Five Buddhist monks from South India took a week to build a Tibetan sand mandala at the Hood River Library in Hood River, Oregon. Upon completion, they swept up the sand and dispersed it at Husum Falls on the White Salmon River, a special blessing for the newly freed river since the breach of 100 year old Condit Dam last fall. With salmon recently seen jumping over the falls for the first time in 100 years, the site on the bridge above the falls was perfect for the traditional Tibetan dissolution ceremony which included chanting and music.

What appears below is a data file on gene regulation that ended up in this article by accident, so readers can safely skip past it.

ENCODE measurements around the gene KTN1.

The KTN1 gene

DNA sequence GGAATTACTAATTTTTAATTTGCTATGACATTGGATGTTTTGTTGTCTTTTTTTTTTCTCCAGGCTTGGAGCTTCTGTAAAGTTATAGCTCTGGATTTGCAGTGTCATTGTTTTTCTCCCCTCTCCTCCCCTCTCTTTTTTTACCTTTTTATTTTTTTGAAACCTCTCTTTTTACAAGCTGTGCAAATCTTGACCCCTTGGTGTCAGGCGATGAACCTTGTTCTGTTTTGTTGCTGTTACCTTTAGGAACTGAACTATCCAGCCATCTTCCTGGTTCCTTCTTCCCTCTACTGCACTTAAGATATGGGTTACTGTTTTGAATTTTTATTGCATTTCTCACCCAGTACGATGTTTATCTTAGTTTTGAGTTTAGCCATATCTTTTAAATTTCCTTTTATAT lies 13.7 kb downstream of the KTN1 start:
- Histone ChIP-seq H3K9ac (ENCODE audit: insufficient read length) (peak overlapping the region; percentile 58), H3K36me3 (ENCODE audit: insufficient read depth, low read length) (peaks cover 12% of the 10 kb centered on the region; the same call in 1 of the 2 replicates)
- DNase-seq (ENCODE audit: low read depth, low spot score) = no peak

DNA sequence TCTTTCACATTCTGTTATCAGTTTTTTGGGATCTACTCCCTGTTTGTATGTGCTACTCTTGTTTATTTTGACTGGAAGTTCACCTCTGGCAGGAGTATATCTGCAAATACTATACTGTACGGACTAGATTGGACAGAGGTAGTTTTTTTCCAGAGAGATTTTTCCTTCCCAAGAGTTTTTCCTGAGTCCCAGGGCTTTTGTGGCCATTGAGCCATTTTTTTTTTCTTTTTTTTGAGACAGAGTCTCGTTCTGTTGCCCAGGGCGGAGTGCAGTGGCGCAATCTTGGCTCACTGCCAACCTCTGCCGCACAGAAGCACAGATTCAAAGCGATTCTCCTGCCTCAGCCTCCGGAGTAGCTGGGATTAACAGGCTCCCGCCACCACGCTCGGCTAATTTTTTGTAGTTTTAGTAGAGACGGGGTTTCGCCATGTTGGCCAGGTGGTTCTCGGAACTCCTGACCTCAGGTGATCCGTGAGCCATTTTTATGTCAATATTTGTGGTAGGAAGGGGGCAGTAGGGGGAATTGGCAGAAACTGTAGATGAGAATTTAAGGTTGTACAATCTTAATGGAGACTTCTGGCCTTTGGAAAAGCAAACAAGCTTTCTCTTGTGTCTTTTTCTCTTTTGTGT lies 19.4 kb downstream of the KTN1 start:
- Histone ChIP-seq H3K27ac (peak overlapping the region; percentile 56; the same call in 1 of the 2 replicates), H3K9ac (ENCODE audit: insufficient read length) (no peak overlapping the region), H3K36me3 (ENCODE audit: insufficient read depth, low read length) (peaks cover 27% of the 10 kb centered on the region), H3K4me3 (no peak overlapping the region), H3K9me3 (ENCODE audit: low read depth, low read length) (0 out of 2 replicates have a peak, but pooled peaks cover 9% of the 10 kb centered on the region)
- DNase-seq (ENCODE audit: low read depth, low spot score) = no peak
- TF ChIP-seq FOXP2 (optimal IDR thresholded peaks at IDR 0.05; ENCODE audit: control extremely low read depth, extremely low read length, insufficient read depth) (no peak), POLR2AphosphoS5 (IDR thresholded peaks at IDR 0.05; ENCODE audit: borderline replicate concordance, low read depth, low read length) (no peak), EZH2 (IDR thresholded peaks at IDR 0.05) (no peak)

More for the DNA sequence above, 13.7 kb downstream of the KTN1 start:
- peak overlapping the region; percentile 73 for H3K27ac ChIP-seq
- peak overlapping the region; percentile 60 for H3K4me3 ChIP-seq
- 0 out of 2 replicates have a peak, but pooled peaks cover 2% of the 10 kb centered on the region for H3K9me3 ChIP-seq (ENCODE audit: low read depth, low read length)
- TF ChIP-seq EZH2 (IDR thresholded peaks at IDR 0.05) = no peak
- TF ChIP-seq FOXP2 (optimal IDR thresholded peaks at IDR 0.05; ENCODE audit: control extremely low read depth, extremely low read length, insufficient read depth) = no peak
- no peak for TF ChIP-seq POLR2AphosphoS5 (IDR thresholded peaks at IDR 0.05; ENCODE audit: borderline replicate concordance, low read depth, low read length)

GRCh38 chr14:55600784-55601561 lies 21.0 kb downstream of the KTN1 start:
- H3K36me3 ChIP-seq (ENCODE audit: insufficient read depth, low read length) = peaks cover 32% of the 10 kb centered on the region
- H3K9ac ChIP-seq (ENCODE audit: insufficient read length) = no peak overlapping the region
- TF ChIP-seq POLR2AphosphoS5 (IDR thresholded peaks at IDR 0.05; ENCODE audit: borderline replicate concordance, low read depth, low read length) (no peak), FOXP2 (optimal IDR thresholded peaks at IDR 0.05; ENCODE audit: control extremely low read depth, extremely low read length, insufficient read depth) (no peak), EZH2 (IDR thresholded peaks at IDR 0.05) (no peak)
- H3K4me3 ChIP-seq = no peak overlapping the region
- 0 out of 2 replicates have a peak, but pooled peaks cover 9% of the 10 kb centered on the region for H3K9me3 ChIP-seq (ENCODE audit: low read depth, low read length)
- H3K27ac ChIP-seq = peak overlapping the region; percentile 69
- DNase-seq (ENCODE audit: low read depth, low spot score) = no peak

Sand mandalas are best appreciated as "time-based art", a way to celebrate the impermanent nature of all things. The removal of an antiquated and no-longer-useful-dam might be seen in this light, especially as Condit Dam was being "dispersed" above the banks of the White Salmon at the time of the dissolution of the mandala. The positive effects of a Sand Mandala are believed to radiate out over an entire region, blessing the environment and the beings therein, as an effort for world peace and harmony. After being pain-stakingly created, the Sand Mandala is destroyed in the closing ceremony as a lesson in the impermanence of all life.